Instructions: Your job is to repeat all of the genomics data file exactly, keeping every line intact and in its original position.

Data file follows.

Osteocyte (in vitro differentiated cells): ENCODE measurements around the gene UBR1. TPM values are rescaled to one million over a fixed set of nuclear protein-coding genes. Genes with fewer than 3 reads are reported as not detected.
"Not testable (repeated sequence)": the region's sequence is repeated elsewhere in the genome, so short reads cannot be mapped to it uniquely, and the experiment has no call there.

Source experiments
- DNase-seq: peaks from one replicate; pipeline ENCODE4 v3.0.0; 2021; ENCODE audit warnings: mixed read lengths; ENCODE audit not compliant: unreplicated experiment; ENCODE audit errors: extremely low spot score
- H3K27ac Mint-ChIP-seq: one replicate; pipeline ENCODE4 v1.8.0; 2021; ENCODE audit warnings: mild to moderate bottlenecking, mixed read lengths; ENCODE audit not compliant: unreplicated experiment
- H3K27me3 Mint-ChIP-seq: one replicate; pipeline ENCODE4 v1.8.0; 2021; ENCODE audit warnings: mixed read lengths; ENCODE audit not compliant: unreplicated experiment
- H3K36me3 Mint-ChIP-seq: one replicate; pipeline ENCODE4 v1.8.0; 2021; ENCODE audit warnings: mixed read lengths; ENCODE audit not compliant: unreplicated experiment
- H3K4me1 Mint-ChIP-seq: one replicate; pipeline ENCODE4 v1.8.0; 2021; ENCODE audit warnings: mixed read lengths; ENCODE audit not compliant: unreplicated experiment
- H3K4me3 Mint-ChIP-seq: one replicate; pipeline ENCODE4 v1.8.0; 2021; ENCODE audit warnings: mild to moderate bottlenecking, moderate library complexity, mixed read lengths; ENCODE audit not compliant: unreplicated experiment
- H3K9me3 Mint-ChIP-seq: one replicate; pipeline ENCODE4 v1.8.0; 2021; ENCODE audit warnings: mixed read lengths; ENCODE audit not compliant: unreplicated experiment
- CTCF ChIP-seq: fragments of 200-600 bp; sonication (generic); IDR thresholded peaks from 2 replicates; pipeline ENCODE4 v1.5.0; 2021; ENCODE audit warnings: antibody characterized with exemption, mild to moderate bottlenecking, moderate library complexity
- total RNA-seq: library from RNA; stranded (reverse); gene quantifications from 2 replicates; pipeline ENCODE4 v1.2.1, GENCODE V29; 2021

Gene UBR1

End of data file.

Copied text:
Osteocyte (in vitro differentiated cells): ENCODE measurements around the gene UBR1. TPM values are rescaled to one million over a fixed set of nuclear protein-coding genes. Genes with fewer than 3 reads are reported as not detected.
"Not testable (repeated sequence)": the region's sequence is repeated elsewhere in the genome, so short reads cannot be mapped to it uniquely, and the experiment has no call there.

Source experiments
- DNase-seq: peaks from one replicate; pipeline ENCODE4 v3.0.0; 2021; ENCODE audit warnings: mixed read lengths; ENCODE audit not compliant: unreplicated experiment; ENCODE audit errors: extremely low spot score
- H3K27ac Mint-ChIP-seq: one replicate; pipeline ENCODE4 v1.8.0; 2021; ENCODE audit warnings: mild to moderate bottlenecking, mixed read lengths; ENCODE audit not compliant: unreplicated experiment
- H3K27me3 Mint-ChIP-seq: one replicate; pipeline ENCODE4 v1.8.0; 2021; ENCODE audit warnings: mixed read lengths; ENCODE audit not compliant: unreplicated experiment
- H3K36me3 Mint-ChIP-seq: one replicate; pipeline ENCODE4 v1.8.0; 2021; ENCODE audit warnings: mixed read lengths; ENCODE audit not compliant: unreplicated experiment
- H3K4me1 Mint-ChIP-seq: one replicate; pipeline ENCODE4 v1.8.0; 2021; ENCODE audit warnings: mixed read lengths; ENCODE audit not compliant: unreplicated experiment
- H3K4me3 Mint-ChIP-seq: one replicate; pipeline ENCODE4 v1.8.0; 2021; ENCODE audit warnings: mild to moderate bottlenecking, moderate library complexity, mixed read lengths; ENCODE audit not compliant: unreplicated experiment
- H3K9me3 Mint-ChIP-seq: one replicate; pipeline ENCODE4 v1.8.0; 2021; ENCODE audit warnings: mixed read lengths; ENCODE audit not compliant: unreplicated experiment
- CTCF ChIP-seq: fragments of 200-600 bp; sonication (generic); IDR thresholded peaks from 2 replicates; pipeline ENCODE4 v1.5.0; 2021; ENCODE audit warnings: antibody characterized with exemption, mild to moderate bottlenecking, moderate library complexity
- total RNA-seq: library from RNA; stranded (reverse); gene quantifications from 2 replicates; pipeline ENCODE4 v1.2.1, GENCODE V29; 2021

Gene UBR1